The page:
Geordi Kakepetum, Keewaytinook Okimakanak's Executive Director, wrote an open letter to Prime Minister Paul Minister presenting a strategy to complete the work required to support all First Nations to develop local broadband infrastructure and uses for the network. Click here to read the entire letter and the AFN resolution (117K PDF). Hopefully other Aboriginal communities and organizations will send similar letters to the federal government encouraging further investment and development in these ICT tools.
"At the Assembly of First Nations (AFN) gathering in Charlottetown this past summer the attached Chiefs’ resolution (First Nation Telecommunication Technologies and Broadband Infrastructure) was tabled by Chief Raymond Mason from Keewaywin First Nation. The resolution recognizes the socio-economic importance of broadband connectivity in First Nations across the country. It directs the AFN leadership to ensure that Industry Canada (both regional and national programs) complete the job of ensuring that all Aboriginal communities have the opportunity to develop and maintain their own broadband infrastructure. The resolution also clarifies the role that other Federal government departments such as Indian and Northern Affairs Canada (INAC) and Health Canada need to undertake by supporting local and regional applications such as telehealth, e-learning, and e-commerce to ensure the ongoing sustainability of these community broadband networks. ...
It is important that any investment by the Federal government in the development of local broadband infrastructure, includes parallel investments in the ongoing development and operation of the different applications that address local needs. Strategic investments by INAC, Health Canada, Human Resource Development, Canadian Heritage supporting local broadband networks are required so they can remain sustainable. There are no federal or provincial programs that provide the necessary funds to maintain the operation of these services. This gap in funding must be addressed and eliminated.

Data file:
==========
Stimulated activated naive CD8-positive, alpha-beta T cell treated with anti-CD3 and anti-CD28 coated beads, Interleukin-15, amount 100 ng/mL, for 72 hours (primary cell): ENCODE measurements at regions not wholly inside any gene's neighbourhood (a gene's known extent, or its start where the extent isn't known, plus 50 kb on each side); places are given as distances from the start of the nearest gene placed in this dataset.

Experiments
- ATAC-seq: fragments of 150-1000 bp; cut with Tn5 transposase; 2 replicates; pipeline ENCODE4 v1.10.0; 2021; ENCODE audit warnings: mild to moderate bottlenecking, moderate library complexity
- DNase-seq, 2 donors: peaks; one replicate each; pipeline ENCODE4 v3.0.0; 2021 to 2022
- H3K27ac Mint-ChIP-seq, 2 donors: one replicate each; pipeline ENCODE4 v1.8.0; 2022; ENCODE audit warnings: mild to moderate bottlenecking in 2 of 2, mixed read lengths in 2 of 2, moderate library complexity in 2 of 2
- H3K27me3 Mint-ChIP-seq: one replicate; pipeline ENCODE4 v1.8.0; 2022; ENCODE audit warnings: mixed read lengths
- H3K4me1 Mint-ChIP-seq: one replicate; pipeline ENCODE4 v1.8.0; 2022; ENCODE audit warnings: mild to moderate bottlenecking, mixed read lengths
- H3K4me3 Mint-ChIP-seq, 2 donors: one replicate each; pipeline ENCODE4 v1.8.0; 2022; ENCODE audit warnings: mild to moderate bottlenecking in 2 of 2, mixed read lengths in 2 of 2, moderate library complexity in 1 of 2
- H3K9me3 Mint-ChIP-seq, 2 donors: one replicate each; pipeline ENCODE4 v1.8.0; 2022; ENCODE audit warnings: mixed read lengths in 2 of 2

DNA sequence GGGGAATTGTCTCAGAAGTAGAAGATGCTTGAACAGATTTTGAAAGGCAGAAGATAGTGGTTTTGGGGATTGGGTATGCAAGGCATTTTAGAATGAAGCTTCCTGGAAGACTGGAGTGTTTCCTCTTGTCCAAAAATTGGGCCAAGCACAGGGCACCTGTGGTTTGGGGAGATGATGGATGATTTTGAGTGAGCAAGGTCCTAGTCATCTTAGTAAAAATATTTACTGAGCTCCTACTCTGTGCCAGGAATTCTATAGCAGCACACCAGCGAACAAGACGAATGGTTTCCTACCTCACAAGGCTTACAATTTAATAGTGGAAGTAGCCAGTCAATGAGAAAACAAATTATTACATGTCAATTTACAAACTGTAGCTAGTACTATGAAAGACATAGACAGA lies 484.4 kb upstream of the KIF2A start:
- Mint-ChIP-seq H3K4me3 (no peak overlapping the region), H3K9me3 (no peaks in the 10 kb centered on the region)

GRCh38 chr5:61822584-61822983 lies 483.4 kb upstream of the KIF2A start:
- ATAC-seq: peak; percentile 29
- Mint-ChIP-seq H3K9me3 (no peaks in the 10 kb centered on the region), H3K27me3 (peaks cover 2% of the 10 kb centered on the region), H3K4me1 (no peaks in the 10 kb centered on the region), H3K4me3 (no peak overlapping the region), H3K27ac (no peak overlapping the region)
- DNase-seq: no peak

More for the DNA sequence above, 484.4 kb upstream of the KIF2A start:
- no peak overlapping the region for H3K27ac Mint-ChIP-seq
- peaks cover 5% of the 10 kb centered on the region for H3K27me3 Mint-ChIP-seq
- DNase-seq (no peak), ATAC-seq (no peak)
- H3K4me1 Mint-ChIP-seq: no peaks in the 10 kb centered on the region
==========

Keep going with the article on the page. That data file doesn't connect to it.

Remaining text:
There are various pilot projects that fund innovative services such as the Keewaytinook Okimakanak Telehealth Initiative or the Keewaytinook Internet High School. But these innovative projects are at risk unless operational funds are supported by the appropriate departments. Strategic capital investment from FedNor and other partners have made it possible to introduce local telemedicine, teleradiology, high school programs and other applications but now the need and challenge is to ensure the ongoing operation of these services.
The Auditor General noted in several reports about the challenges that First Nation communities are faced with as they try to work with the department of Indian and Northern Affairs Canada. Effective use of these new information communication technologies (ICTs) by INAC, Health Canada and First Nations will support the development of improved local services and opportunities. But these improvements will only occurred if these departments and their staff have the program dollars required to support the ongoing operation of these technologies and the broadband connections so the services can be sustained.
Today, federal regional agencies such as FedNor have the flexibility to compliment other programs such BRAND, that supports First Nations in completing the necessary local infrastructure builds. This type of program flexibility ensures that all communities, even those with limited financial and human resources are now able to compete for broadband infrastructure and develop local applications that address local needs. The National Satellite Initiative is supporting local regional economic opportunities through partnerships such as the Kativik Regional Government in northern Quebec with funding support from CED and their work with Keewaytinook Okimakanak in northern Ontario with strategic infrastructure investments by FedNor that now make satellite broadband available in nearly 30 remote Aboriginal communities in these inter-provincial regions. ..."